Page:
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Music For PlayStation Lets Users Experience Songs Through Controller Vibrations

Allows hard-of-hearing and deaf users to enjoy music through a Dualsense controller

New Zealand-based sound artist Jesse Austin-Stewart has launched a new project, Music for PlayStation, that allows hard-of-hearing and deaf users to enjoy music played through vibrations on a PlayStation Dualsense controller. As reported by MixMag, users plug their controller into a computer and press play. The controller will then translate each song into vibrations.

“These tracks can only be felt, not heard,” Austin-Stewart says in a recent YouTube video. “This music has been designed so that audiences of all types of hearing, whether hearing, hard of hearing, or D/deaf, can engage with the music on equal terms.”

Anyone can download Music For PlayStation’s tracks from Austin-Stewart’s Bandcamp or stream them via any major streaming service. The project was supported by Creative New Zealand and includes the tracks:  ‘Choppy Waves,’ ‘Pulse,’ ‘Table Tennis,’ ‘What?’  and ‘Phase .’ Austin-Stewart worked with deaf musicians to create the tracks for the project.

“Feel the way that the rhythms move from left to right and the way the changing patterns feel against your palms,” Austin-Stewart says in the video. Jesse Austin-Stewart is a sound artist, producer and composer who strives to make the spatial audio industry more inclusive.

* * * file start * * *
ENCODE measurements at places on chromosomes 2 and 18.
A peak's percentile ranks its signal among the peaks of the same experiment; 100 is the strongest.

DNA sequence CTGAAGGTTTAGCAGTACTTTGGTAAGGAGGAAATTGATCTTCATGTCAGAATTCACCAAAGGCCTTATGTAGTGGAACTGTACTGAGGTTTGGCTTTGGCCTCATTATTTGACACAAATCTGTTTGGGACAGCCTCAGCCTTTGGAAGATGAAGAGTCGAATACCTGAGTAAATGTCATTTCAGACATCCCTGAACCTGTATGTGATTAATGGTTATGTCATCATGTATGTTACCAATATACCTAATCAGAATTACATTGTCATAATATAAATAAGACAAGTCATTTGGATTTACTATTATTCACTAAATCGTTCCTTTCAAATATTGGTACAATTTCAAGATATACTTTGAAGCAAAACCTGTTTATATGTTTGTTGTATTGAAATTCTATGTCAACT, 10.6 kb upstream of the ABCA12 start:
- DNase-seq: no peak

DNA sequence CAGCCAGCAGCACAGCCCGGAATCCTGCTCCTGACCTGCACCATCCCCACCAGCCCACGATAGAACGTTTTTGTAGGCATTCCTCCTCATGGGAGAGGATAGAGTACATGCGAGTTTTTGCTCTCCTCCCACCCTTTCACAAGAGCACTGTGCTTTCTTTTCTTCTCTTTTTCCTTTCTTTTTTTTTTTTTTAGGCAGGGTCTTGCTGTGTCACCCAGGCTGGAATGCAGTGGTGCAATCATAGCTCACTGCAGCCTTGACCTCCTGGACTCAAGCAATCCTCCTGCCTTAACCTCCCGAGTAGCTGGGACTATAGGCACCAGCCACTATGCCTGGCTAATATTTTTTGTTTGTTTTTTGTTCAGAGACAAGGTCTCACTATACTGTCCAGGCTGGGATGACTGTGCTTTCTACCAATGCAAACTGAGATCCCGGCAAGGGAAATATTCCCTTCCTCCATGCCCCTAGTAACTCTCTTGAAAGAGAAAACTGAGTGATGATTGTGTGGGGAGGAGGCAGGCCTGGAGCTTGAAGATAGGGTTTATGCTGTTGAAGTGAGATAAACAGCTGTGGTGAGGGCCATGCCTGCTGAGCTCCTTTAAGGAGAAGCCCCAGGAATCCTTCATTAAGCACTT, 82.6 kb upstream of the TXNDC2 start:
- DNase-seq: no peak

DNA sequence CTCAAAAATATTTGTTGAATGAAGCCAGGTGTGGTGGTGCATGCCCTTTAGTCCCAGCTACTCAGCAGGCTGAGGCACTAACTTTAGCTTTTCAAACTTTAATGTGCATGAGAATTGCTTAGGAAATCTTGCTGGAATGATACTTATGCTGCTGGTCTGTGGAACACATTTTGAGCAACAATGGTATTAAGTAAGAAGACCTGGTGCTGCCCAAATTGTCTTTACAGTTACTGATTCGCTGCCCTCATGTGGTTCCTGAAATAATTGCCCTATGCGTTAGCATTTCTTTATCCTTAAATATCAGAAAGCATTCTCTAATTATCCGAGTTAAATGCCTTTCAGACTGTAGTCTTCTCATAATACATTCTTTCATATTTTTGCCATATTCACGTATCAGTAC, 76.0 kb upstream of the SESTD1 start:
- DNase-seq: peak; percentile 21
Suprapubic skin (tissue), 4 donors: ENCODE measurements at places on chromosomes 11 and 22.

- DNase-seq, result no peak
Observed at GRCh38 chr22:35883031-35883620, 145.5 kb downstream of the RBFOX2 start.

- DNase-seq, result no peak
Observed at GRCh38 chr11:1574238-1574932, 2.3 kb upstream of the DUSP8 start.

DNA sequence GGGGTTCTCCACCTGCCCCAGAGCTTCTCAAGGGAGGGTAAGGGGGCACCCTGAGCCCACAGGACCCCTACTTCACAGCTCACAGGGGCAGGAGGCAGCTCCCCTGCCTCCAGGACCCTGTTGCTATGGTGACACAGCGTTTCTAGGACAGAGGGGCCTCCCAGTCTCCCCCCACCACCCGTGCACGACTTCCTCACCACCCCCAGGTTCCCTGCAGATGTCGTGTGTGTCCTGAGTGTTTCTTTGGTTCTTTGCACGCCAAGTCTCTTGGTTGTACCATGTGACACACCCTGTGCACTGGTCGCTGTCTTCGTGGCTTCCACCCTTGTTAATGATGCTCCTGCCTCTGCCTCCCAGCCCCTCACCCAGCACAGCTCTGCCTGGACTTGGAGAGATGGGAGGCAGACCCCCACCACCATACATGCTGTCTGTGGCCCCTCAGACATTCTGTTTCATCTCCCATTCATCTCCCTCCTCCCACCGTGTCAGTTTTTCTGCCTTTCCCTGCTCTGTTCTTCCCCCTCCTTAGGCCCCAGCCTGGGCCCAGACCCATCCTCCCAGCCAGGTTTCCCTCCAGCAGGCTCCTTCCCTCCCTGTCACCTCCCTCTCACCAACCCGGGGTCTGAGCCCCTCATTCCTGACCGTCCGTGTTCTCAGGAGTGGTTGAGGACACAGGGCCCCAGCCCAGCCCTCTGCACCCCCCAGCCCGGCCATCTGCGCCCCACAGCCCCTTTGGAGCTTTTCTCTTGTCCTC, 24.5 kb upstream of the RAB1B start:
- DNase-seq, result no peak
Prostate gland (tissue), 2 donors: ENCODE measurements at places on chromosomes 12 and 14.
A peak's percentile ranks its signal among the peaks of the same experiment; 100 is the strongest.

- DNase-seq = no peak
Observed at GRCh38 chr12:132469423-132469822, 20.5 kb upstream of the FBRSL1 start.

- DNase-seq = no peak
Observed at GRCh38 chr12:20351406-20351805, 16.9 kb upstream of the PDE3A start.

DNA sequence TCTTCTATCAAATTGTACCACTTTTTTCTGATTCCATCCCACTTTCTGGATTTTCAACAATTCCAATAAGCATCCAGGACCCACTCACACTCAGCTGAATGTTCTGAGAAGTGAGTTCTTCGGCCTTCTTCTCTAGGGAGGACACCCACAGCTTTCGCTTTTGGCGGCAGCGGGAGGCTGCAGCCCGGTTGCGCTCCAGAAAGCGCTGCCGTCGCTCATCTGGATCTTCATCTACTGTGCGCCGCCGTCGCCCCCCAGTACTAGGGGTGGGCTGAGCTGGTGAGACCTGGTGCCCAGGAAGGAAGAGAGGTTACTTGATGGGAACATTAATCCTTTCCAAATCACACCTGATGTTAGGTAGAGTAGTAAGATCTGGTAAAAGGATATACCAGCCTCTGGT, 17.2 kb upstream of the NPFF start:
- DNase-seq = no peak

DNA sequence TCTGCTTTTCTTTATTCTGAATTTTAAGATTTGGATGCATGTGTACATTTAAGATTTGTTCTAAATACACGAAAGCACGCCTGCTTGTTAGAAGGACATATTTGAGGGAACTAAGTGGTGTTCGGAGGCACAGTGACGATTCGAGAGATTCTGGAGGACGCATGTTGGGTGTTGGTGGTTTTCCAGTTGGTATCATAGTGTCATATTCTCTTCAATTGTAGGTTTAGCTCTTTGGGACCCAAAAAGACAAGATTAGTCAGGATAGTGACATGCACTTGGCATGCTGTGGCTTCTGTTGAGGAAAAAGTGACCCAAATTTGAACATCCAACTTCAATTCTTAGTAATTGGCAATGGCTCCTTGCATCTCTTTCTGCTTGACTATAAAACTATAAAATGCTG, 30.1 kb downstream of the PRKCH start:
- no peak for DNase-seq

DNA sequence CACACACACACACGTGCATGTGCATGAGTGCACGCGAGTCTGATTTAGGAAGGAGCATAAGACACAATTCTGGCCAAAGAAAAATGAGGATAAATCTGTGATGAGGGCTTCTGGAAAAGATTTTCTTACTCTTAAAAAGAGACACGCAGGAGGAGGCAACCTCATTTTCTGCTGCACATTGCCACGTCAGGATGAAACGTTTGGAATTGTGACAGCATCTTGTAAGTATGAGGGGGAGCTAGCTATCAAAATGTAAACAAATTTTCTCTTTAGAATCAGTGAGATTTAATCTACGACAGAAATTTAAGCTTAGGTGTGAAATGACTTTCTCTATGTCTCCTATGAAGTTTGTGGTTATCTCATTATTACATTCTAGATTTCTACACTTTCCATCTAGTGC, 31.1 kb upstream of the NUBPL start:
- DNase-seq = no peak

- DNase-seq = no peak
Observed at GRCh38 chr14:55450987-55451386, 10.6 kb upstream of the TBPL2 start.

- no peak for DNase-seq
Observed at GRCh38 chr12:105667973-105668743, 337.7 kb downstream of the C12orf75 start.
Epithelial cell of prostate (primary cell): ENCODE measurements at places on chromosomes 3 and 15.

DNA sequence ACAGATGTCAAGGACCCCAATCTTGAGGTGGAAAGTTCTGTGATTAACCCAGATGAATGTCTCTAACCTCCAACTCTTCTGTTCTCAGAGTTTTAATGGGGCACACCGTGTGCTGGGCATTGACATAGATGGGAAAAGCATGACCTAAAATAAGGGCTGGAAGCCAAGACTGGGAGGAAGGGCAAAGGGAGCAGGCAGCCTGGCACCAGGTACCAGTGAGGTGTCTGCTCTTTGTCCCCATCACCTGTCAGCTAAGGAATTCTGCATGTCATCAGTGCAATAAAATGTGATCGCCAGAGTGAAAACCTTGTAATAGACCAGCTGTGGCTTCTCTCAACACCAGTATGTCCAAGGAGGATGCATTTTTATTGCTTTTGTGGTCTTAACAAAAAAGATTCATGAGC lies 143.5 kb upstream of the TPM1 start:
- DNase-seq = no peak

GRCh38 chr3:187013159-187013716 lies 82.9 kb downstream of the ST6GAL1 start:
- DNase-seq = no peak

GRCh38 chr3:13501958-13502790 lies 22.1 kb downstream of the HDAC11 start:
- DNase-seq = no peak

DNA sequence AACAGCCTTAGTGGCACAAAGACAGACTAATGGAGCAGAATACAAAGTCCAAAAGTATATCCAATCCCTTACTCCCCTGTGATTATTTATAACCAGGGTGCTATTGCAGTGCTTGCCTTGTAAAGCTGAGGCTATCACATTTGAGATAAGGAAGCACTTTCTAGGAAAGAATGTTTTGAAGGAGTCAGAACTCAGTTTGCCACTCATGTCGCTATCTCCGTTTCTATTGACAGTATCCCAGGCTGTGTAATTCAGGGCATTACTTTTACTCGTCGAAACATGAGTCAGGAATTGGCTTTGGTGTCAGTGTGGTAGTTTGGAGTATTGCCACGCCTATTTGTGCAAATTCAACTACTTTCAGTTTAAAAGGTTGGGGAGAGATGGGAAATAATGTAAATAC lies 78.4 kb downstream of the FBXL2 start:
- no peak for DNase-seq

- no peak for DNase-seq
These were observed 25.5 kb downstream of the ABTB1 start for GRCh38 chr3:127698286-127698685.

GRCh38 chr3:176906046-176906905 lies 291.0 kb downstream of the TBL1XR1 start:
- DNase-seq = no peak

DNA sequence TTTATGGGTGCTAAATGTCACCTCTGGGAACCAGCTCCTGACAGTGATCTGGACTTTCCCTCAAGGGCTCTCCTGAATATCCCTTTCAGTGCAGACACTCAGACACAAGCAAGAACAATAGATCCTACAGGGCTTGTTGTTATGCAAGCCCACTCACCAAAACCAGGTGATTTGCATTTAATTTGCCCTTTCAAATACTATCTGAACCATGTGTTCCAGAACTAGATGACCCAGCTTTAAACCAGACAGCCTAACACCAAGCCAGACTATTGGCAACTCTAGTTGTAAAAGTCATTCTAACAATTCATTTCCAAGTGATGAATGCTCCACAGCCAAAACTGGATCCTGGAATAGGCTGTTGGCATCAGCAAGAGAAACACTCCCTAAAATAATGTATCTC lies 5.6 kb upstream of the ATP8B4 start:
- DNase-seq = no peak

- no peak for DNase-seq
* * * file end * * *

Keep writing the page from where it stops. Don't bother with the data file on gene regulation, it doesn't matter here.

While the project is currently limited to five tracks, it could pave the way for more inclusion in the music industry. Hopefully, in the future, users will be able to experience any song through vibrations.

Tech Promoting Inclusivity 

Music for PlayStation is just one tech project that promotes inclusivity. Recently XRAI Glass released an app that, when paired with a smartphone, translates speech to text, displayed across the screen of AR glasses to aid deaf and hard-of-hearing users. 

In September, Xbox partnered with the Special Olympics for the second annual Gaming for Inclusion Esports event. The event, which featured Special Olympics athletes and Unified partners, was held on two consecutive Saturdays. One thing is certain, the more technology advances, the more opportunities there will be to embrace inclusivity. 

Written By

Jack Brassell is a freelance journalist and aspiring novelist. Jack is a self-proclaimed nerd with a lifelong passion for storytelling. As an author, Jack writes mostly horror and young adult fantasy. Also an avid gamer, she works as the lead news editor at Hardcore Droid. When she isn't writing or playing games, she can often be found binge-watching Parks & Rec or The Office, proudly considering herself to be a cross between Leslie Knope and Pam Beasley.

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